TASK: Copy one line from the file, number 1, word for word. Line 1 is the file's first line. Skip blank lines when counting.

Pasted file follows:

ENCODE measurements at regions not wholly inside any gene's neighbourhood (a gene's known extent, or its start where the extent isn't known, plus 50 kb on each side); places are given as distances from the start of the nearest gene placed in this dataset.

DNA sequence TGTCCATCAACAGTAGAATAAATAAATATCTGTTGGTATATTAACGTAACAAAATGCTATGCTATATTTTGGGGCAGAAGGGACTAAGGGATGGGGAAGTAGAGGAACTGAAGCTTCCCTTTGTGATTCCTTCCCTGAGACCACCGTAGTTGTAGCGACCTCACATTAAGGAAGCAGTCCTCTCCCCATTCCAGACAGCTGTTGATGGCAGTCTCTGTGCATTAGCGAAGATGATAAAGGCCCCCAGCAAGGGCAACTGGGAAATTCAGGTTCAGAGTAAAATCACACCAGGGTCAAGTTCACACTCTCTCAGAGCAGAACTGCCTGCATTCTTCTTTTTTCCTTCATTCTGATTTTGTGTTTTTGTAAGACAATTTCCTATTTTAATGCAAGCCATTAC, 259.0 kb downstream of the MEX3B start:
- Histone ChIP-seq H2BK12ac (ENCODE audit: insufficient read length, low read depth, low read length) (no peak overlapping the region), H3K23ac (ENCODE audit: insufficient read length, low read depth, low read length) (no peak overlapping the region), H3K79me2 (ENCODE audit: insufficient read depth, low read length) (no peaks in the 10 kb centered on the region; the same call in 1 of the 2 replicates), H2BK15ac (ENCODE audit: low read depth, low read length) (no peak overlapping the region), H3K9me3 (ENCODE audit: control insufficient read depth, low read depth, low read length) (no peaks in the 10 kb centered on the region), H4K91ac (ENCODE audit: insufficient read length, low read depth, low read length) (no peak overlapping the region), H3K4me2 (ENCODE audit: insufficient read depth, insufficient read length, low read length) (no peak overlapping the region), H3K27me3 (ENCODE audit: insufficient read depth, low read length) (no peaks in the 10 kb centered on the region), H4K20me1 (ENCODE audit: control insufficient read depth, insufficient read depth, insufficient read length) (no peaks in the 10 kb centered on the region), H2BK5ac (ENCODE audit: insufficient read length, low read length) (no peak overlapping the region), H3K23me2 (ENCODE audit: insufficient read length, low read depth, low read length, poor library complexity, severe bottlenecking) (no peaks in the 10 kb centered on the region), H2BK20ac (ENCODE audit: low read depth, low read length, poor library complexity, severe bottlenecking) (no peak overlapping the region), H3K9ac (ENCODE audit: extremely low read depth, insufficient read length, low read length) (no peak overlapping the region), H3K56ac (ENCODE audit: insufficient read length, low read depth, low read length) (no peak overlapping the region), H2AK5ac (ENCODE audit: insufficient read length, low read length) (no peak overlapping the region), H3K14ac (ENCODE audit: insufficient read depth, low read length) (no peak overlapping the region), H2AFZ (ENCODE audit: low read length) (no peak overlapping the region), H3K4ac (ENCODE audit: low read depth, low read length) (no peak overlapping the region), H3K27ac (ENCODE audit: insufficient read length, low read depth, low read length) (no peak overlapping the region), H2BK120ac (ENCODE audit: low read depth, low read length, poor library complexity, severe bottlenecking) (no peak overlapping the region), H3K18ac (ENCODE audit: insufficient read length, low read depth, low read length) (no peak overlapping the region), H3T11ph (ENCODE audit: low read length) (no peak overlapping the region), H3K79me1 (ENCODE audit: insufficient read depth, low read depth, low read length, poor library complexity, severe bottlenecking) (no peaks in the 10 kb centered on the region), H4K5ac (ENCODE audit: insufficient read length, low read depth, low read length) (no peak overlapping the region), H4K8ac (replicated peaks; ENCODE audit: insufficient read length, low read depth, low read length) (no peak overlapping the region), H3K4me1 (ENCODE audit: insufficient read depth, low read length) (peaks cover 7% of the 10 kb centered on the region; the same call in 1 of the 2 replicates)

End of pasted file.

ENCODE measurements at regions not wholly inside any gene's neighbourhood (a gene's known extent, or its start where the extent isn't known, plus 50 kb on each side); places are given as distances from the start of the nearest gene placed in this dataset.